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Article

A Pathway Home: Connecting Museum Collections with Native Communities

National Museum of the American Indian, Washington, DC 20560, USA
Arts 2019, 8(4), 154; https://doi.org/10.3390/arts8040154
Received: 16 August 2019 / Revised: 14 November 2019 / Accepted: 19 November 2019 / Published: 22 November 2019

Abstract

In 2016, the Smithsonian’s National Museum of the American Indian (NMAI) and the Poeh Cultural Center, owned and operated by the Pueblo of Pojoaque in New Mexico, begin work on a loan of 100 ceramics in NMAI’s collections to the Poeh Cultural Center. Making loans to other institutions is regular practice for NMAI. In making loans to tribal museums and cultural centers, a loan can take on cultural and spiritual significance, which was the case for the Poeh Cultural Center and the community members it supports and represents. This article addresses the importance of connecting Native peoples with museum collections, which has the potential to contribute to community well-being, by featuring the partnership between NMAI and the Poeh Cultural Center.
Keywords: Poeh Cultural Center; National Museum of the American Indian; pueblo; collaboration; stewardship; Tewa; loan; exhibit; revitalization; well-being; collection Poeh Cultural Center; National Museum of the American Indian; pueblo; collaboration; stewardship; Tewa; loan; exhibit; revitalization; well-being; collection

1. Introduction

“I honestly do not know if it was all of us that brought the pots home”, he mused, “or if the pots themselves decided it was time”.1
In 2016, the Smithsonian’s National Museum of the American Indian (NMAI) and the Poeh Cultural Center, owned and operated by the Pueblo of Pojoaque (Po’su wae geh, water gathering place) began working together to implement a loan of 100 ceramics2 primarily from the late 19th and early 20th centuries from NMAI to the Poeh, in New Mexico.3 The loan’s primary purpose was for a major exhibition titled Di Wae Powa (They Came Back), which opened on 12 October 2019 at the Poeh Cultural Center. The multiyear project started with an initial loan of nine ceramics for an exhibit titled T’owa Vi Sae’We (The People’s Pottery, also at the Poeh), workshops on collections storage mount making and exhibit mount making, and many working sessions at the Poeh and NMAI, which included staff from both locations and the Tewa Pottery Advisors.4 This experience, including activities and processes, prioritized collaborative planning and decision-making regarding the stewardship of these pots while at NMAI and the Poeh. Stewardship often focuses solely on the material preservation of collections based on accepted museum standards with the expectation that the objects will exist in perpetuity.5 Collaborative stewardship recognizes that connecting Native people to their material culture found in museum collections is essential to caring for and understanding these collections.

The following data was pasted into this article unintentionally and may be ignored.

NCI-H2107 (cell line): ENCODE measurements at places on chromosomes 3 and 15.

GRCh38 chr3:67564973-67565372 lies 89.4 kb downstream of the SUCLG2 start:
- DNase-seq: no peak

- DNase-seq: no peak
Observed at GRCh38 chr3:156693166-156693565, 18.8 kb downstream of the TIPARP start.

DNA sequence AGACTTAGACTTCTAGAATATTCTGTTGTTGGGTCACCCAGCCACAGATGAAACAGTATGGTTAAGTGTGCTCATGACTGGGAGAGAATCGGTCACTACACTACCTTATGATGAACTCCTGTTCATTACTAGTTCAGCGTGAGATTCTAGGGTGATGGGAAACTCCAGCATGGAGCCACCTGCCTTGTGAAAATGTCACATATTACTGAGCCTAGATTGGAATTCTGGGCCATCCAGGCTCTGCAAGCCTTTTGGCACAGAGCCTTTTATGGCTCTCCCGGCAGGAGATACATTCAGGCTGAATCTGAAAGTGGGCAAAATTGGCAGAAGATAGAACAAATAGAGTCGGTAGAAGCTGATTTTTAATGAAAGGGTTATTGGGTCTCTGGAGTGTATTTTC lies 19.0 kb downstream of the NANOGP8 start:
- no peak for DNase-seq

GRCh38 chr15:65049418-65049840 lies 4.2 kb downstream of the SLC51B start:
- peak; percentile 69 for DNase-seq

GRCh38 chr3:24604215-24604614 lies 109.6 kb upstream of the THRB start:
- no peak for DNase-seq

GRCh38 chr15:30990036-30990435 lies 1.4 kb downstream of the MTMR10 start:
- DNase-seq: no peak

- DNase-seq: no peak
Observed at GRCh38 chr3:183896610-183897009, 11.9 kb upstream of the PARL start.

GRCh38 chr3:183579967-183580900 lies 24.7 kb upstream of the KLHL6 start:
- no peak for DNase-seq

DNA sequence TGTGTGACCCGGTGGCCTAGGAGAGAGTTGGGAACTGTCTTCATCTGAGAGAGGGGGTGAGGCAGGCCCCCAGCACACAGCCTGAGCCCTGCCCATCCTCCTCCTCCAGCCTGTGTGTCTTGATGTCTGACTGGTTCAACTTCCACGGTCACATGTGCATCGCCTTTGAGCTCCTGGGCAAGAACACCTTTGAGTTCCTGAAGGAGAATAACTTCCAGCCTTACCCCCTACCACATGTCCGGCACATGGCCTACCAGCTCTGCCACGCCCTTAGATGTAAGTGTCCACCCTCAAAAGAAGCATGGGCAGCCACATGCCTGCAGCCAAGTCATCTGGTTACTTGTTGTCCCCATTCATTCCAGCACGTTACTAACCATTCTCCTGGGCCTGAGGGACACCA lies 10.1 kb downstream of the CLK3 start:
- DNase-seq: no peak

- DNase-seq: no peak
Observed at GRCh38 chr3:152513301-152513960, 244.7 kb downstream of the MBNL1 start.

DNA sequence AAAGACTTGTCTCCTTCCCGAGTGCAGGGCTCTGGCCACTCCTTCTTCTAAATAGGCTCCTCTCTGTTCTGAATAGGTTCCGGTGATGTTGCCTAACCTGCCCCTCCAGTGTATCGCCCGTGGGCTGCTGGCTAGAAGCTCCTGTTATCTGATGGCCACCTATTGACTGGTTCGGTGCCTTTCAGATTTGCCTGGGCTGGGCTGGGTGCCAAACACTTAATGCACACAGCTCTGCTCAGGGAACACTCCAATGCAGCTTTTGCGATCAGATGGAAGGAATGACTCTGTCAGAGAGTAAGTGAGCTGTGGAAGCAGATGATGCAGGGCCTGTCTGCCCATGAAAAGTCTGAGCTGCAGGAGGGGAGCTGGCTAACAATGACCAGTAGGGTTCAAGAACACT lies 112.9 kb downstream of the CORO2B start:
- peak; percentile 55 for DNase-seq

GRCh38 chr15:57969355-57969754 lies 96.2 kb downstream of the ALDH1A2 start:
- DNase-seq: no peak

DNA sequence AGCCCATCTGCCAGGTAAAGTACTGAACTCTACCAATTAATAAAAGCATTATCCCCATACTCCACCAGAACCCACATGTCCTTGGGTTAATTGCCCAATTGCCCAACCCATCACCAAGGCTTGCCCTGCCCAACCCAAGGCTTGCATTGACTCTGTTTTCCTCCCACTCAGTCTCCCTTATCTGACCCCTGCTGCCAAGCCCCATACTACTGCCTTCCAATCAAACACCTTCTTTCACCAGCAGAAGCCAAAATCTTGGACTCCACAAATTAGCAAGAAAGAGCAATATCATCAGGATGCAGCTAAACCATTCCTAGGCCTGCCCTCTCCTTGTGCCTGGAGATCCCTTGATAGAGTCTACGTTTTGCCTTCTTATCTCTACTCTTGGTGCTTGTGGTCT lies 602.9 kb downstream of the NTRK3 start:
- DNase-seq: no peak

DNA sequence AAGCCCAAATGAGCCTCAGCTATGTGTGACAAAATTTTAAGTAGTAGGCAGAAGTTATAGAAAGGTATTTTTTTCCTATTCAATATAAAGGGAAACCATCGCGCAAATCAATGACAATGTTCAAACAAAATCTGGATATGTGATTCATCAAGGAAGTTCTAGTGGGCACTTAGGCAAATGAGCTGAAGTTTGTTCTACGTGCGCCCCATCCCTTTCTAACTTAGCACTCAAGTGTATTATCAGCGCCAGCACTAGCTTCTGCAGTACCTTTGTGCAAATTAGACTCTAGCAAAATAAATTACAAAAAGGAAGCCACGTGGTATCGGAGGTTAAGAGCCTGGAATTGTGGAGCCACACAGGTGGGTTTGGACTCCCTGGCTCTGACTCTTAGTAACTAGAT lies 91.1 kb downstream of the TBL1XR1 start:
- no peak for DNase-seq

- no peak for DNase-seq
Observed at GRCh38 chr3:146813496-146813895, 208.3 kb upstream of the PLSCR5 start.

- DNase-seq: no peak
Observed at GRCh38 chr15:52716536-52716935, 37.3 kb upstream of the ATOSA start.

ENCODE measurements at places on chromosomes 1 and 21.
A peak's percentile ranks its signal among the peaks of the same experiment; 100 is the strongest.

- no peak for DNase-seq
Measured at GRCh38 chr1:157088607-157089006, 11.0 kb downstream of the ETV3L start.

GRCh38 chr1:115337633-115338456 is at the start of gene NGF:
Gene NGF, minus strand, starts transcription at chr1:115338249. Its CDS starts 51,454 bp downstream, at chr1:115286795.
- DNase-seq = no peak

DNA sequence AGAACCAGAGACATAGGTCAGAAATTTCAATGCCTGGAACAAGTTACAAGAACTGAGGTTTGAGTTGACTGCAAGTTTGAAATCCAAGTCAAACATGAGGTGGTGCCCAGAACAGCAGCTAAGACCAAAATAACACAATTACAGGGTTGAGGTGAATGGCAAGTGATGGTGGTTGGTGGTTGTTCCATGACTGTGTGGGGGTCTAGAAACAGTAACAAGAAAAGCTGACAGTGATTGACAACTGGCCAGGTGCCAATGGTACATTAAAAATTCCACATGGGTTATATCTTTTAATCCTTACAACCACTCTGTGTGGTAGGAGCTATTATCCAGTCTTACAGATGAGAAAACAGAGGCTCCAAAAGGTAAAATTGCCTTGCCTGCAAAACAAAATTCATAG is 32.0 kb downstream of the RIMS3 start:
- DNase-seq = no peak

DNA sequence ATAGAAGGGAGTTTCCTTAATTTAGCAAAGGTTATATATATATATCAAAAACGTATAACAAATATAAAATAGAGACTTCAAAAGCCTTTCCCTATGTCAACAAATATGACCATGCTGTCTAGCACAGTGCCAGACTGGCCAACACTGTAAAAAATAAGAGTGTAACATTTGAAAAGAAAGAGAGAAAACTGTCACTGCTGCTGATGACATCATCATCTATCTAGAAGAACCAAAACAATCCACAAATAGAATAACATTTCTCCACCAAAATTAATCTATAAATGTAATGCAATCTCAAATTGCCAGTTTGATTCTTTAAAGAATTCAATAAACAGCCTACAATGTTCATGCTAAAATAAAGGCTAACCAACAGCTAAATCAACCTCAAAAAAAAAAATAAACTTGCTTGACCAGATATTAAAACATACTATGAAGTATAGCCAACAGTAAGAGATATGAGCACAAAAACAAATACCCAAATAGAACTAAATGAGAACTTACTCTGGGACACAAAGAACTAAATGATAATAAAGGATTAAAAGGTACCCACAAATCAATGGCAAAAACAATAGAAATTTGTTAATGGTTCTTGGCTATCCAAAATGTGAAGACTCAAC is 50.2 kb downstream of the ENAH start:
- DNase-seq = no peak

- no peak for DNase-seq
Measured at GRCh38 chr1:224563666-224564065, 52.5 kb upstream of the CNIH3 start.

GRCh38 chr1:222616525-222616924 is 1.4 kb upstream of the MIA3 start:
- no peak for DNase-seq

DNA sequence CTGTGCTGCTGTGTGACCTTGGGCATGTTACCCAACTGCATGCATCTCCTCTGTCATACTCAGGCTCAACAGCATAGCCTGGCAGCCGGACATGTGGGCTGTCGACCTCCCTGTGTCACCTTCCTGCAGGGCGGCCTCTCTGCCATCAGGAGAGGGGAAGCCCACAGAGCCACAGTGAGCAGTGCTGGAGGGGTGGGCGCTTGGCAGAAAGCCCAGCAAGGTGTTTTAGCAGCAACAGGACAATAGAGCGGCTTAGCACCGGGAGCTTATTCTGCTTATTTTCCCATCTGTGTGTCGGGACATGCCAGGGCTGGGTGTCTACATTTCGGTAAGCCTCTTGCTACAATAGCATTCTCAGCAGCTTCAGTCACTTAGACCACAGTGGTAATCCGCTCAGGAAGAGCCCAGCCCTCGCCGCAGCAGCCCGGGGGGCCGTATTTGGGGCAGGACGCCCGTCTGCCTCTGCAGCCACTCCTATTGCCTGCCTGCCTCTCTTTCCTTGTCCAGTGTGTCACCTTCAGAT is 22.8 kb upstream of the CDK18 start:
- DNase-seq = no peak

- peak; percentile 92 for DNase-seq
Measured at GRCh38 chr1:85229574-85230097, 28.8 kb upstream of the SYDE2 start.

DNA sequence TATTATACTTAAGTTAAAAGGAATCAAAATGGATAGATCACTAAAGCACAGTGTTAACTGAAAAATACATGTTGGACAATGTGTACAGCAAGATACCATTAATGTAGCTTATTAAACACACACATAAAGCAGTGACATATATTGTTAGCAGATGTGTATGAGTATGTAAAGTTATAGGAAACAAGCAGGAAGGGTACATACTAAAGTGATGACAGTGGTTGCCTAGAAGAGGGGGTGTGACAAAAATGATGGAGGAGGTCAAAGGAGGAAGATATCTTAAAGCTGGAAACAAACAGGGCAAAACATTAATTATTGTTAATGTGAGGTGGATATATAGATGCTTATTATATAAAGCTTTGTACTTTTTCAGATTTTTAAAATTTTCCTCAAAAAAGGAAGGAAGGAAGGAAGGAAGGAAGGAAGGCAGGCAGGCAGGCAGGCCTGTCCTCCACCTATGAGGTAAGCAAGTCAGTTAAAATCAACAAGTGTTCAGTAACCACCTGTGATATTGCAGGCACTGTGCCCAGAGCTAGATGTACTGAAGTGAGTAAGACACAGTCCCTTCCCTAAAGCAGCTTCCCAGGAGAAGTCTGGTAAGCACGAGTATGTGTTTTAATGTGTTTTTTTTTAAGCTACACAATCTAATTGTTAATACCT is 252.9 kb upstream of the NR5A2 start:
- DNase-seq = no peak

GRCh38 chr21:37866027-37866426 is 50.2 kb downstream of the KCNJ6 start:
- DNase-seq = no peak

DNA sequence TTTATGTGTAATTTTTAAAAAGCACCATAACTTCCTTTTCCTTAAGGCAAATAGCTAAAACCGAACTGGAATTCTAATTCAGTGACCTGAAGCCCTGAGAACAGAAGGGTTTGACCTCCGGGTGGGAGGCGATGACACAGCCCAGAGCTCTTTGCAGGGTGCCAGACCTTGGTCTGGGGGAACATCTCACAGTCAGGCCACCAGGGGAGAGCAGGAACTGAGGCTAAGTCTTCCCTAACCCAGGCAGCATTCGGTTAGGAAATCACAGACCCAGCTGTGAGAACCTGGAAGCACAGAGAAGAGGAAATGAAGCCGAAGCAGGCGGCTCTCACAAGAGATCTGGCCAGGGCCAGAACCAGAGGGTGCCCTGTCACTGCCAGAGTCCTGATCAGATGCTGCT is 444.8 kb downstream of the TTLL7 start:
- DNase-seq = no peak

While stewardship of Native collections in museums preserves the ancestral belongings of many tribes and nations, most of these collections remain disconnected from their communities of origin and people—those places and individuals who can impart meaning to these often-isolated collections. Direct interactions between Native people and collections provide a more complete and complex understanding of these items. This helps museum professionals as caretakers of these collections who become better informed about the items, which can help improve the items’ care and documentation. Native people also benefit by engaging directly with these items because the knowledge gained can potentially contribute to cultural, artistic, and linguistic continuance and renewal in their communities.6 Cultural centers, such as the Poeh, recognize the importance of museum collections to cultural revitalization, because they can directly involve culture and arts practitioners who have the knowledge to provide the cultural context or significance of these collections. Museums, on the other hand, most often base their understandings on aesthetics, provenance or provenience, and historical, documented sources. While this is important information to have, involving descendant community members in collection interpretations can develop a fuller picture of a collection item’s story. Through these interactions, museum professionals can begin to understand the animate nature of these collections to Native people and their potential impact on the well-being of people and communities. NMAI staff’s experience in listening to and working with the Poeh Cultural Center staff and Tewa advisors underscored the importance of these pots going back to Tewa country.7 In our discussions, the Tewa advisors contextualized the pottery within Tewa culture and values—the pottery was brought to life as it was filled with their knowledge and memories.8

2. The Poeh Cultural Center

The Poeh Cultural Center, established in 1988, represents the arts and cultures of Pueblo people with a specific focus on the Tewa pueblos of Pojoaque, Nambe, Ohkay Owingeh, Santa Clara, San Ildefonso, and Tesuque (Figure 1).